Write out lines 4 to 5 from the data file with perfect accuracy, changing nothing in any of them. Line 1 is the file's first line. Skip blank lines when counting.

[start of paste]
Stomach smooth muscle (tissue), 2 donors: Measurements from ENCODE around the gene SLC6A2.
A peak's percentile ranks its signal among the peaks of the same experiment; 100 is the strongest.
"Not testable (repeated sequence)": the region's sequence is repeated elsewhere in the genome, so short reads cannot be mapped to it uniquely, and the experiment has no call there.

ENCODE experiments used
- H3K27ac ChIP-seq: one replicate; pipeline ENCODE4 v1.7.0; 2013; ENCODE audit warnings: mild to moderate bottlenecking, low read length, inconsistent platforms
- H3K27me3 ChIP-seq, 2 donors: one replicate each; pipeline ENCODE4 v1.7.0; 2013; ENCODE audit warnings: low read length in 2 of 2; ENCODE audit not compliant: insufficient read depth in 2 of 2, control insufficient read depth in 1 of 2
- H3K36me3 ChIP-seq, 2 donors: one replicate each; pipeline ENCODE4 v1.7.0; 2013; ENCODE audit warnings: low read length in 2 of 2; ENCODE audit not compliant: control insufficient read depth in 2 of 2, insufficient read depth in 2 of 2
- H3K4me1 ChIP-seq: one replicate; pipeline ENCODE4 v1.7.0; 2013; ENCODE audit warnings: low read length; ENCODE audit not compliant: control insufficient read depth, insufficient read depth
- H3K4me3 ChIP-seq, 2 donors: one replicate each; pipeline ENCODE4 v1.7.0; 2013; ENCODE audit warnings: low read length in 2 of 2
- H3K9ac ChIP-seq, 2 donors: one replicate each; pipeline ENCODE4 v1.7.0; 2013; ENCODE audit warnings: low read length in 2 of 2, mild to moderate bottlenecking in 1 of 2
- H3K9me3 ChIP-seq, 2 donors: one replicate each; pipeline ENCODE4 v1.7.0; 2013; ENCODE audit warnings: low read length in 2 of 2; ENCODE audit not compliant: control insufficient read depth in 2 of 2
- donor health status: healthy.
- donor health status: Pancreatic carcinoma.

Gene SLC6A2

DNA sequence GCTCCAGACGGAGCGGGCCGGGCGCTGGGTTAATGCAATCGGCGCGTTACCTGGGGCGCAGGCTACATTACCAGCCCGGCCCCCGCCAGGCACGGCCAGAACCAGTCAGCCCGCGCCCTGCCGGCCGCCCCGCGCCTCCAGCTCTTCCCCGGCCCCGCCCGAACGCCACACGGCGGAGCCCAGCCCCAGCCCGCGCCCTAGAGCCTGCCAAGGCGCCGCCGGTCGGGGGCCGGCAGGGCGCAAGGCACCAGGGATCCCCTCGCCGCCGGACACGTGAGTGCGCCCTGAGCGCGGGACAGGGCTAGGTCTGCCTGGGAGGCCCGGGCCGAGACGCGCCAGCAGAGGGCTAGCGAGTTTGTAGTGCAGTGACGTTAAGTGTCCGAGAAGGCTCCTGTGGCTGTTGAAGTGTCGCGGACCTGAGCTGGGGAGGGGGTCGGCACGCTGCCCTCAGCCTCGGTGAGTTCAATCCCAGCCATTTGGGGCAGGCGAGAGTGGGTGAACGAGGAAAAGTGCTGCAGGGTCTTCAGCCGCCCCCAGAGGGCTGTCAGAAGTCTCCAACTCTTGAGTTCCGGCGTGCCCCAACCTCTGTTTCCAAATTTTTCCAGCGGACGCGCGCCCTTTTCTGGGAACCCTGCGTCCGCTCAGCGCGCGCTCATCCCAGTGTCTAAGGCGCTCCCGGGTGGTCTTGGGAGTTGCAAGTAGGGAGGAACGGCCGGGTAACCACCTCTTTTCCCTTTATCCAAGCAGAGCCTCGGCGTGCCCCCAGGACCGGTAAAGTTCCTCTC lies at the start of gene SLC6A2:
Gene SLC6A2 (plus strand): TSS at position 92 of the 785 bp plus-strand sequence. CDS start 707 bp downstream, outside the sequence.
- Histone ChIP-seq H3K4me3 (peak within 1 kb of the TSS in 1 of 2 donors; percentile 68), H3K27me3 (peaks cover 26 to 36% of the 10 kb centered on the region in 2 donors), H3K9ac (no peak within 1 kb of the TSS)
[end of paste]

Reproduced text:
ENCODE experiments used
- H3K27ac ChIP-seq: one replicate; pipeline ENCODE4 v1.7.0; 2013; ENCODE audit warnings: mild to moderate bottlenecking, low read length, inconsistent platforms